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30 Days of Night

designer: Momoco2 comments

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The Main-on-End title sequence of 30 Days of Night is a literal and metaphorical exploration of the themes within the movie – a thriller with horror elements about an isolated town in Alaska where the sun sets and doesn't rise again for thirty consecutive days each year. During one of these periods of total darkness, vampires on a path of destruction ravage the town.

30 Days Of Night (stills)

The audience is confronted with a sequence of highly disquieting images that cross-dissolve or fade to black. Details of torn and tainted photographs, northern lights, shadows, a bloody tooth embedded in a thick layer of ice and references to the Alaskan wintercape. Brian Reitzell's haunting score greatly enhances the discomforting atmosphere.

Title designer Nic Benns of Momoco: “The burned photos and eerie shattered artifacts slowly reveal the untold horrors the town faced. I wanted to expand the story of the towns people a little - those that survived, others that were the faces behind distant screams in streets, heard throughout the film. I also wanted to hint that one of them -the boy- could be a vampire.”

Nic Benns: “The director David Slade asked us to pitch on this. I usually create a book - love doing boards - to show the director/producer of the film. We explored several directions through storyboards and animated tests before settling on a sequence that worked as a kind of epilogue. The film is the story of an Alaskan town, Barrow, that is plagued by vampires when the sun sets for a month each year.

"In production, I built miniature film sets, like details of the houses out of driftwood, soiled carpet, burned wallpaper, anything I could find in skips or on the streets of Soho in London. We asked for photos of cast and family and Sony supplied some, but we sourced most of the pictures or shot our own to look like the town inhabitants. I then filmed plates of these elements along with organic materials to create the vignettes. The time-lapse ice was real but I found treacle to be quite good blood, along with washing powder mixed with course sea salt for snow. Our meeting room was a mess.”

30 Days Of Night (still)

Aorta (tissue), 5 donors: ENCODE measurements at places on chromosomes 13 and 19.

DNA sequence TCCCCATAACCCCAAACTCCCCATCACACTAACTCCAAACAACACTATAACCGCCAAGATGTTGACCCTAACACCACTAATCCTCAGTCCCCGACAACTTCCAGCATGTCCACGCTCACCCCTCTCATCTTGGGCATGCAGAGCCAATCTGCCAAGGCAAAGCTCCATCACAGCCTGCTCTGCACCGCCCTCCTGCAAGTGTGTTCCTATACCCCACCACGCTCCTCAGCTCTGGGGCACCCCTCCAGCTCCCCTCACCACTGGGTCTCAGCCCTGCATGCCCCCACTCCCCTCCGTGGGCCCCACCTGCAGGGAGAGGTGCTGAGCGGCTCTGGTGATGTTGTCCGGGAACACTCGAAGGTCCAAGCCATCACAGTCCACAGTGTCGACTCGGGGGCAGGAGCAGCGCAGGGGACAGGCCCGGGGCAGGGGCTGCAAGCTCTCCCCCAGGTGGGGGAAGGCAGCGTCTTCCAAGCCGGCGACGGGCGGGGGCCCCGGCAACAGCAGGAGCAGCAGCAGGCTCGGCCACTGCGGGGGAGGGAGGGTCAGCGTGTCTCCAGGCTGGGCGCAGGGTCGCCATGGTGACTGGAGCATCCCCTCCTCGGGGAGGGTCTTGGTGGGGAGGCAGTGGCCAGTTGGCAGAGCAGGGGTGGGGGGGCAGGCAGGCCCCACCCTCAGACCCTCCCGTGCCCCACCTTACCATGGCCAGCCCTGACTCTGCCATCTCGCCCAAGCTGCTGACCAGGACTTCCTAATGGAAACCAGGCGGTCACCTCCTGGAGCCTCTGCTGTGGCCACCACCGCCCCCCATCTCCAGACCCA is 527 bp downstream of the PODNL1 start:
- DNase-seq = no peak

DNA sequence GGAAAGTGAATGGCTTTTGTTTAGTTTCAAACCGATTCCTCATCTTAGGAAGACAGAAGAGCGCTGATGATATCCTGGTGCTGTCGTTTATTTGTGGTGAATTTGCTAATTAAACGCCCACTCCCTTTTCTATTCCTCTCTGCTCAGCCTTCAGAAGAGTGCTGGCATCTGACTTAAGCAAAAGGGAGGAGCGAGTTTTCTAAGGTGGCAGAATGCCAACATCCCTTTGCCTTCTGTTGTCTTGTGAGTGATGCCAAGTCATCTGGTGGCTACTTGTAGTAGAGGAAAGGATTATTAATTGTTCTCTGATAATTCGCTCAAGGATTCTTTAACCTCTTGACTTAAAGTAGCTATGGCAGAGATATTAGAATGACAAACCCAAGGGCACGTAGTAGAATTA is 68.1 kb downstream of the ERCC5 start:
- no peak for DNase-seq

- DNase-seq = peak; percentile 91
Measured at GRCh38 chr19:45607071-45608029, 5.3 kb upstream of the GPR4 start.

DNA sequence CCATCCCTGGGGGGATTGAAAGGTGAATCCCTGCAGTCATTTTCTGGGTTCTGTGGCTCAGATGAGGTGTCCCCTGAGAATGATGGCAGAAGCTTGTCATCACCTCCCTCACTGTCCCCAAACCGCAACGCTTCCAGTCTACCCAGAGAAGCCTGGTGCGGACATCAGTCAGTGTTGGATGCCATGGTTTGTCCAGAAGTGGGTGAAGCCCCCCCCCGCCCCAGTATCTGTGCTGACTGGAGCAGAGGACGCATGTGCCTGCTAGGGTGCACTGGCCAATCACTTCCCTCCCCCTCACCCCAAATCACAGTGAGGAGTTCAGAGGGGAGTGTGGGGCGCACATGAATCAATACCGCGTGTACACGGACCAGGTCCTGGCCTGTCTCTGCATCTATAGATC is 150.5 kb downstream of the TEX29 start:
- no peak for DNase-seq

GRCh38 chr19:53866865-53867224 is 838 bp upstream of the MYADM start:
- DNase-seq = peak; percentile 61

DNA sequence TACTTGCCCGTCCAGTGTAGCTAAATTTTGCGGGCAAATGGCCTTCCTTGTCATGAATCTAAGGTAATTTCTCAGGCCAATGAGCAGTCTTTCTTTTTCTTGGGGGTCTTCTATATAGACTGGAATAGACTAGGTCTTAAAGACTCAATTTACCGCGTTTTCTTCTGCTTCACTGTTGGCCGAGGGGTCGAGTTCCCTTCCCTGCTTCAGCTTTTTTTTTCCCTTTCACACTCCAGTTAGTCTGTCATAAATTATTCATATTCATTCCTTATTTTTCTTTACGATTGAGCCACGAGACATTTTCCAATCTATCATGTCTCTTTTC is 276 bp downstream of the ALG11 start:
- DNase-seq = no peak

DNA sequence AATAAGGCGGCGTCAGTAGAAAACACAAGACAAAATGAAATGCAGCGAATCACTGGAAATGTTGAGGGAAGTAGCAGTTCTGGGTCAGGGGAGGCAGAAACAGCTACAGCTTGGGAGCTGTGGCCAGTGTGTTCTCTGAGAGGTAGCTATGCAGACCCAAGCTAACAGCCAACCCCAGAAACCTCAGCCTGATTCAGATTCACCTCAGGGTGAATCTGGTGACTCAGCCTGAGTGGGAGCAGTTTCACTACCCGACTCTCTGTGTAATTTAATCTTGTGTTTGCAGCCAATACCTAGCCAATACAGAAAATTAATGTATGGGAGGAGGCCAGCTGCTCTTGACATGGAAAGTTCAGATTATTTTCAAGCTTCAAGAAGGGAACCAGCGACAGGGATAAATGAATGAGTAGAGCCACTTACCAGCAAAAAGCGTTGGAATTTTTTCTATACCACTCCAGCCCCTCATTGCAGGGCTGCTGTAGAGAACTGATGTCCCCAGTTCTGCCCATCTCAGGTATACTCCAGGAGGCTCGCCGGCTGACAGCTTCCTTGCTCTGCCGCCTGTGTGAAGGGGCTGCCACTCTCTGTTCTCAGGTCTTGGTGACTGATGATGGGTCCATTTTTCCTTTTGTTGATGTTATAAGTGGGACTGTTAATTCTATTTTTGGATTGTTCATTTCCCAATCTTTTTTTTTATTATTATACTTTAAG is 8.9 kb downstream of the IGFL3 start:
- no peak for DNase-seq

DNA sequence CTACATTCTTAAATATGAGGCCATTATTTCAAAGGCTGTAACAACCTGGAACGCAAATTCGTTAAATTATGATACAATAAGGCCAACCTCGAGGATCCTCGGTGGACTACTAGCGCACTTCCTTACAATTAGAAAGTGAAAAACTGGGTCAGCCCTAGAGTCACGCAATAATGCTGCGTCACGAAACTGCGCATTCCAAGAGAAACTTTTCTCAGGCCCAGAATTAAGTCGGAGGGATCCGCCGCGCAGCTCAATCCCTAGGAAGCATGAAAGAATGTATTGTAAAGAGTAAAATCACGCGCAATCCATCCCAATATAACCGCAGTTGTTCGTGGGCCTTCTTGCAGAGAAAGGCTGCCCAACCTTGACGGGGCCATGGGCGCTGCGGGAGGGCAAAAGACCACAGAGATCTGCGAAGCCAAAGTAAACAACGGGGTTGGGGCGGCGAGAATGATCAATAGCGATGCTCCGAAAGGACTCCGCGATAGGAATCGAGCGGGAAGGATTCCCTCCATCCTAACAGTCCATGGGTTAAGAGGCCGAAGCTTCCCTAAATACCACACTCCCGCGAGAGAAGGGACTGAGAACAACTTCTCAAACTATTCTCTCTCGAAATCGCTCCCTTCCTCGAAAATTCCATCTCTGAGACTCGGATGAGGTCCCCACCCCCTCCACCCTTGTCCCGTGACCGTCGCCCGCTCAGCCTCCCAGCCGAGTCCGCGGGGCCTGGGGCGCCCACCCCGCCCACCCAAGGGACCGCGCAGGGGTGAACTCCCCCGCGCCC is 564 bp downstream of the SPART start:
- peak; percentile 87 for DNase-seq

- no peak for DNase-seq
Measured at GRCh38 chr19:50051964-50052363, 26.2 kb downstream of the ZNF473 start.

“We had two weeks to turn the entire sequence around after storyboards so there was a lot of napping under desks during the day and conference calls at 4 am – with Sony being in L.A. and the post house in New Zealand. Working on the titles through the night really helped produce a more unsettling sequence.

The opening of the film was created by Momoco's Miki Kato.


Article: Remco Vlaanderen, © Submarine Channel, 4 April 2008. Last update 28 November 2011.

Year of production

2007

Title designer

more about Momoco

About Momoco

Momoco

Still from the 2010 mini documentary about Momoco
Watch the 10" mini-documentary we made about Momoco featuring Miki Kato and Nic Benns, shot on location at their tiny London studio.

Momoco is a multi-disciplinary design and live action studio in London specializing in title sequences for film and TV, commercials and music videos. Momoco UK was founded by Nic Benns and Miki Kato. Creative director Nic Benns graduated from Cambridge University and moved to the US to study film at Cal Arts where he met Kato, who was studying for an MFA in Graphic Design.

Momoco has been designing title sequence since 1996, starting off at Imaginary Forces and yU+co, before setting up Momoco offices in L.A. and London in 1999. Sister company Momoco L.A. (Harold de Jesus and Marcel Valcarce) rebranded in 2005 to become inMotion Studios.

Momoco wrote, produced and directed the short sci-fi movie The Shell (a.k.a. Copelia) in 2010. (watch on Vimeo).

more about Momoco

Full credits

Title designer
Nic Benns @Momoco
Film director

David Slade
Music

Brian Reitzell

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Comments (2):

25 Oct 10 • by: mati
this trailer issn't up to speed with the latest trends of todays society.
the trailer should contain more gore and less words,
thank you for reading this

26 Oct 10 • by: remco
It's not a trailer. This is the title sequence, hence the words.
Curious what society you live in though, and what your current "trends" are.